Anapidae

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Anapidae
Conoculus.lyugadinus.female.-.tanikawa.jpg
female Conculus lyugadinus from Okinawa
Scientific classification e
Kingdom: Animalia
Phylum: Arthropoda
Subphylum: Chelicerata
Class: Arachnida
Order: Araneae
Infraorder: Araneomorphae
Family: Anapidae
Simon, 1895
Genera

See text.

Diversity[1]
57 genera, 220 species
Distribution.anapidae.1.png

Anapidae is a family of rather small spiders with 220 described species in 57 genera.[1] It includes the former family Micropholcommatidae as the subfamily Micropholcommatinae.[2] Most species are less than 2 mm long.[3]

In some species (such as Pseudanapis parocula) the pedipalps of the female are reduced to coxal stumps.[3]

Anapidae generally live in leaf litter and moss on the floor of rain forest. Many build orb webs with a diameter of less than 3 cm.[3]

Description[edit]

Spiders of this family are very small, usually less than two millimeters long, and lack a cribellum. They can have either six or eight eyes, the rear median eyes either reduced or missing. The carapace is modified so that the eyes are raised higher than usual. Color can range from reddish brown to yellowish brown. Both margins of chelicerae have teeth. The legs are short and spineless. The labium has a spur that extends between the chelicerae and can be seen when the chelicerae are spread.[4]

Systematics[edit]

The family Micropholcommatidae was synonymized with this family by Schütt in 2003[5] and by Lopa et al. in 2011,[6][2] a change that has been accepted by the World Spider Catalog.[7]

Genera[edit]

male Conoculus lyugadinus

As of March 2017, the World Spider Catalog accepted the following genera:[7]

Distribution[edit]

Anapidae are found worldwide, particularly in South America, Africa, Asia, Australia and New Zealand. Few genera occur in North America or Europe. Only Comaroma simoni and the three species of Zangherella are found in Europe; Gertschanapis shantzi and Comaroma mendocino are found in the United States.[7]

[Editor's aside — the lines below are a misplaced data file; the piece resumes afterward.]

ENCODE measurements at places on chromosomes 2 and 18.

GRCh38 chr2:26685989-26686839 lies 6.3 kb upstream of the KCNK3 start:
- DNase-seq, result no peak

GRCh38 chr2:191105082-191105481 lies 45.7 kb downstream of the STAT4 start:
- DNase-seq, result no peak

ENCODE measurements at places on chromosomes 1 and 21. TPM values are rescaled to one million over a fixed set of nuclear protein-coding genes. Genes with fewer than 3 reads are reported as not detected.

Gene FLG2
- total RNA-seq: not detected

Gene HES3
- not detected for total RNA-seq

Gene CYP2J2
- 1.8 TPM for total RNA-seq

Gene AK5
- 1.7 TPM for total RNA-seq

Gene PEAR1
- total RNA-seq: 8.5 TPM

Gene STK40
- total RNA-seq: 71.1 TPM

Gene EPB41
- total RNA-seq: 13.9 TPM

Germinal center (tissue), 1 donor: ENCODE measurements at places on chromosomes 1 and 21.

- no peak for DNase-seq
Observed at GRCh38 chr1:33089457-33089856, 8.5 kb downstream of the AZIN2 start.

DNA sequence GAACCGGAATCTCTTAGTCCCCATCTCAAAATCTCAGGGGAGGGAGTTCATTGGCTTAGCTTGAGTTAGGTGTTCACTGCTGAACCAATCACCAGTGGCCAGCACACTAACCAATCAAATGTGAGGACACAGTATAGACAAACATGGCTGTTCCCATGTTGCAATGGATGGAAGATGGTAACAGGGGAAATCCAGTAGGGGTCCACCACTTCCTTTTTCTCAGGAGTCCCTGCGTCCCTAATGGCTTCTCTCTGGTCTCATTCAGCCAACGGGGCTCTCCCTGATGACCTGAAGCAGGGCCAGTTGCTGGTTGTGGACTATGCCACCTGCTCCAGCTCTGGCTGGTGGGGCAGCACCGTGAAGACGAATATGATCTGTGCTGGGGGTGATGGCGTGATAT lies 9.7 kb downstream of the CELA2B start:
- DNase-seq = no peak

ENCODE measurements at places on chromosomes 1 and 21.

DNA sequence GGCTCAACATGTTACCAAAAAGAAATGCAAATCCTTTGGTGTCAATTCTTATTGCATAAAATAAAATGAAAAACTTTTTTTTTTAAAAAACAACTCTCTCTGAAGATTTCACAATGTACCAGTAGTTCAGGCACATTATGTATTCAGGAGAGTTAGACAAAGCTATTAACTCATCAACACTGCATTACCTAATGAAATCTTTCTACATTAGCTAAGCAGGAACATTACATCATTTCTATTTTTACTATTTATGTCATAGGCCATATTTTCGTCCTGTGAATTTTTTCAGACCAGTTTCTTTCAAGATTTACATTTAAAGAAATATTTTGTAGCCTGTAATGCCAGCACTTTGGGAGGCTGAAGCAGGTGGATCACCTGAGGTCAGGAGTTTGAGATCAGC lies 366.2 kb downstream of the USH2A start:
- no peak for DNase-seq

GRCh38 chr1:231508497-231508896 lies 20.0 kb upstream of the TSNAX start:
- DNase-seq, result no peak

See also[edit]

References[edit]

  1. ^ a b "Currently valid spider genera and species". World Spider Catalog. Natural History Museum Bern. Archived from the original on 2015-11-03. Retrieved 2017-03-03. 
  2. ^ a b Hormiga, Gustavo & Griswold, Charles E. (2014). "Systematics, Phylogeny, and Evolution of Orb-Weaving Spiders". Annual Review of Entomology. 59 (1): 487–512. PMID 24160416. doi:10.1146/annurev-ento-011613-162046. 
  3. ^ a b c Murphy & Murphy 2000
  4. ^ Song, D.X.; Zhu, M.S.; Chen, J. (1999). The Spiders of China. Hebei University of Science and Technology, Publishing House, Shijiazhuang. p. 149. 
  5. ^ Schütt, K. (2003), "Phylogeny of Symphytognathidae", Zoologica Scripta, 32: 129–151 
  6. ^ Lopardo, L.; Giribet, G. & Hormiga, G. (2011), "Morphology to the rescue: molecular data and the signal of morphological characters in combined phylogenetic analyses — a case study from mysmenid spiders (Araneae, Mysmenidae), with comments on the evolution of web architecture", Cladistics, 27 (3): 278–330, doi:10.1111/j.1096-0031.2010.00332.x 
  7. ^ a b c "Family: Anapidae Simon, 1895". World Spider Catalog. Natural History Museum Bern. Retrieved 2017-03-03. 

Bibliography[edit]

  • Ramirez, M.J. & Platnick, N.I. (1999). "On Sofanapis antillanca (Araneae, Anapidae) as a kleptoparasite of austrochiline spiders (Araneae, Austrochilidae)". Journal of Arachnology 27(2): 547-549. PDF
  • Murphy, Frances & Murphy, John (2000). An Introduction to the Spiders of South East Asia. Kuala Lumpur: Malaysian Nature Society.